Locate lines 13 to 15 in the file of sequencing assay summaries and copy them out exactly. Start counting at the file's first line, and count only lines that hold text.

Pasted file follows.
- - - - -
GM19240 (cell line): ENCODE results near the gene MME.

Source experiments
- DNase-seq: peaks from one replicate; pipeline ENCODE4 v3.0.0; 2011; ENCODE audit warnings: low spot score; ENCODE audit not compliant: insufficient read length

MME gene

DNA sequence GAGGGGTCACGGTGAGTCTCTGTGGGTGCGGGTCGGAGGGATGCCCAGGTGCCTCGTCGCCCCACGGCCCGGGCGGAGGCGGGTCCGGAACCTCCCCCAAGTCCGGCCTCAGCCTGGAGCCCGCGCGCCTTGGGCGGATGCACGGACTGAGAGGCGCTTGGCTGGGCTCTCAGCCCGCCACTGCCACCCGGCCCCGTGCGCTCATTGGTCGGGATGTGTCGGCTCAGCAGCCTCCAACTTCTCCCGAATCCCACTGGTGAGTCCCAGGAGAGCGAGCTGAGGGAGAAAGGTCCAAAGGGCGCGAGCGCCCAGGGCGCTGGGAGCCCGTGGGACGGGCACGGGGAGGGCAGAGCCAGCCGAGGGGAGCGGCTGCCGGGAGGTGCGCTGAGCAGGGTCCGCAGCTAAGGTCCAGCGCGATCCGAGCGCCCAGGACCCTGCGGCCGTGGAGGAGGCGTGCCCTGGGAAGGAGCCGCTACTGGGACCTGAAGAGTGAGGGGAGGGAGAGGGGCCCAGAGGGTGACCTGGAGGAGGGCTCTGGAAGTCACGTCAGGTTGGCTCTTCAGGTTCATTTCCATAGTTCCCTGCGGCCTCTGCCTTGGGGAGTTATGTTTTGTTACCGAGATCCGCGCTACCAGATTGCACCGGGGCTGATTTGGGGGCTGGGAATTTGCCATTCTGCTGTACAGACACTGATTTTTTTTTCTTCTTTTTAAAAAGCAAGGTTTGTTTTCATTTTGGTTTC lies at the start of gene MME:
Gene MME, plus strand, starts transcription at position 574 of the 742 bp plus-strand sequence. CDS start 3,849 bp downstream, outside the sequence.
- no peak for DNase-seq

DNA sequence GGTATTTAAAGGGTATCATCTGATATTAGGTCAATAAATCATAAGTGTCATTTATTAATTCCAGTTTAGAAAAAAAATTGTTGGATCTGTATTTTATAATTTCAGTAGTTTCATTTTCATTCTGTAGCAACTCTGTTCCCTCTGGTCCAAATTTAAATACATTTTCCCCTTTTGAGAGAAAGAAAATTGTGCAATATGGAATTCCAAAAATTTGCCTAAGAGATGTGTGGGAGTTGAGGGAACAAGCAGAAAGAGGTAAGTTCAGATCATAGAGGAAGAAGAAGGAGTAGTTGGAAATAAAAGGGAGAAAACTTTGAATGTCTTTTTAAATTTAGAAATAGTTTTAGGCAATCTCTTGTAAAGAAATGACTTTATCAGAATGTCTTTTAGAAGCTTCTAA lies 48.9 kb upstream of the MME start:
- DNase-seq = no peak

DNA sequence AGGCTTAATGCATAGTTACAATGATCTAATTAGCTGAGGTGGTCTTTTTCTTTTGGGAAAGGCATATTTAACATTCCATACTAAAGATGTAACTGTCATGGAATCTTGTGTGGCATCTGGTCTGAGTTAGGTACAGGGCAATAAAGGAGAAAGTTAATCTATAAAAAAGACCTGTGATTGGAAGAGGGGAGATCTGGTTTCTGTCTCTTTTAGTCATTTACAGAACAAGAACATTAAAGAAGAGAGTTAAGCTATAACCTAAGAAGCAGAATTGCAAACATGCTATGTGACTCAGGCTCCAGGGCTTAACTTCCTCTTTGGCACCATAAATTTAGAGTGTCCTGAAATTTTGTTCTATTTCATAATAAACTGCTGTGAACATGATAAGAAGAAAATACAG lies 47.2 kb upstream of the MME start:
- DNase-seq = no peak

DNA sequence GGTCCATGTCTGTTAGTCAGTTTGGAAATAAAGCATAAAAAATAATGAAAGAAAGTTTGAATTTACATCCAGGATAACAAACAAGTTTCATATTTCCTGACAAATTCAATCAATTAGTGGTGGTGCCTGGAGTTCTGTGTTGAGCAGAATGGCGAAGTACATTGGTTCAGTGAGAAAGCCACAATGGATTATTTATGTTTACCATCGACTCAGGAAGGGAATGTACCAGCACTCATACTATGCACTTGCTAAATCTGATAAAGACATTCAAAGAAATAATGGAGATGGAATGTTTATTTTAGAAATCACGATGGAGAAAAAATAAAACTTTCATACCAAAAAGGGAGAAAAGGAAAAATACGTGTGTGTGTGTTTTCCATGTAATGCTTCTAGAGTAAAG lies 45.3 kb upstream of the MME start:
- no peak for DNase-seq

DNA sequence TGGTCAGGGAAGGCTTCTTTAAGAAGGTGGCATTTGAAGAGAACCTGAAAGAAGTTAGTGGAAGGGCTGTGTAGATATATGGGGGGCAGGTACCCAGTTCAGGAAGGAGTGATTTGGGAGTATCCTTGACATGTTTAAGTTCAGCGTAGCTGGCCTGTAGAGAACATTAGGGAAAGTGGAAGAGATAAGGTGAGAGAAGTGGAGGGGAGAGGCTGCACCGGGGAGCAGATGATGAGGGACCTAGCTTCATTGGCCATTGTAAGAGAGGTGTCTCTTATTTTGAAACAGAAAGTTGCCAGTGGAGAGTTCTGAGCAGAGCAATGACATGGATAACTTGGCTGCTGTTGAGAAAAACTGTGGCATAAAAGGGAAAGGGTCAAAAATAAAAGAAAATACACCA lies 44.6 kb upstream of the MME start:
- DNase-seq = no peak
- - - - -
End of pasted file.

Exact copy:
- no peak for DNase-seq

DNA sequence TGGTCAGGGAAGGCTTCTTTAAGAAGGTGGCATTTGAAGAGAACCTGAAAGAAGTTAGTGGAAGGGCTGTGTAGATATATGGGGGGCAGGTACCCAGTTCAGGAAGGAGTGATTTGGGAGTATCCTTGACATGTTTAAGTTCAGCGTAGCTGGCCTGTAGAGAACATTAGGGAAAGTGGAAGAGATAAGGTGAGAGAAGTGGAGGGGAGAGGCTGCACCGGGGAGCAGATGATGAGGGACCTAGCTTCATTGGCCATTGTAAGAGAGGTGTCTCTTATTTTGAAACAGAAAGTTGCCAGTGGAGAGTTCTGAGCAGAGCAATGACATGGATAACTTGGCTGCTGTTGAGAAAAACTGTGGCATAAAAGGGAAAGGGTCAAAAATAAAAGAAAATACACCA lies 44.6 kb upstream of the MME start:
- DNase-seq = no peak